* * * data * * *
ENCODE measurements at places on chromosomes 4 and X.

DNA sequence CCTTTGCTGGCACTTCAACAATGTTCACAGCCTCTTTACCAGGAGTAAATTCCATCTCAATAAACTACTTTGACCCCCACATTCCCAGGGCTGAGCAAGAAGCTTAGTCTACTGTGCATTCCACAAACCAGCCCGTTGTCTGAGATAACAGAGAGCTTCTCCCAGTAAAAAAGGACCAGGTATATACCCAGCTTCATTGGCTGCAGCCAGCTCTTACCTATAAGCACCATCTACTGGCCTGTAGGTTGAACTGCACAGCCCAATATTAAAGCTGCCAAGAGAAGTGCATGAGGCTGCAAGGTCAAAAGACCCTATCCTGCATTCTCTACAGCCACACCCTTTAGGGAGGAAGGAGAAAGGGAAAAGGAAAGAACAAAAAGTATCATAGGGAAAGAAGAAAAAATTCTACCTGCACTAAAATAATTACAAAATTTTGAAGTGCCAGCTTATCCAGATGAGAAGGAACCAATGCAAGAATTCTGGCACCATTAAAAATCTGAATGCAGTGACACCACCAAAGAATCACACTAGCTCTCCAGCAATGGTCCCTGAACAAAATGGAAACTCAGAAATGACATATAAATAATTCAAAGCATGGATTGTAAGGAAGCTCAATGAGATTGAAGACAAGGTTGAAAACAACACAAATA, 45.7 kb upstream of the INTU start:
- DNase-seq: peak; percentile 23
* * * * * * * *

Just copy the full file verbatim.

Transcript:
ENCODE measurements at places on chromosomes 4 and X.

DNA sequence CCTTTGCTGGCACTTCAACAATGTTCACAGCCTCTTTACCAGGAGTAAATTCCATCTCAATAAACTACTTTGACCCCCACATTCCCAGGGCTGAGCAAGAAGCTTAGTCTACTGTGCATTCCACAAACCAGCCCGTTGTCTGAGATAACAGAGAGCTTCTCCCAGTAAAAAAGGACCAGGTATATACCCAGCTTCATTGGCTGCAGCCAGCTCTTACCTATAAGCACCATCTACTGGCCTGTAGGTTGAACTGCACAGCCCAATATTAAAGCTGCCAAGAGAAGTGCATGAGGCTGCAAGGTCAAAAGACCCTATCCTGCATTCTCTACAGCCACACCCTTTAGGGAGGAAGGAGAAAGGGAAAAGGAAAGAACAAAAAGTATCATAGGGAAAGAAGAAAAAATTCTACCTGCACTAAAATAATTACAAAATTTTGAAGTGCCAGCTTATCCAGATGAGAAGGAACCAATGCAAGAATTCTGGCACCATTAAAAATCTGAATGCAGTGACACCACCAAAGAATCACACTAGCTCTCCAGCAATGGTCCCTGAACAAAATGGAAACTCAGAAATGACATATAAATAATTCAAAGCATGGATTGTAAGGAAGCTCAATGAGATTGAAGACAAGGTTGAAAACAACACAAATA, 45.7 kb upstream of the INTU start:
- DNase-seq: peak; percentile 23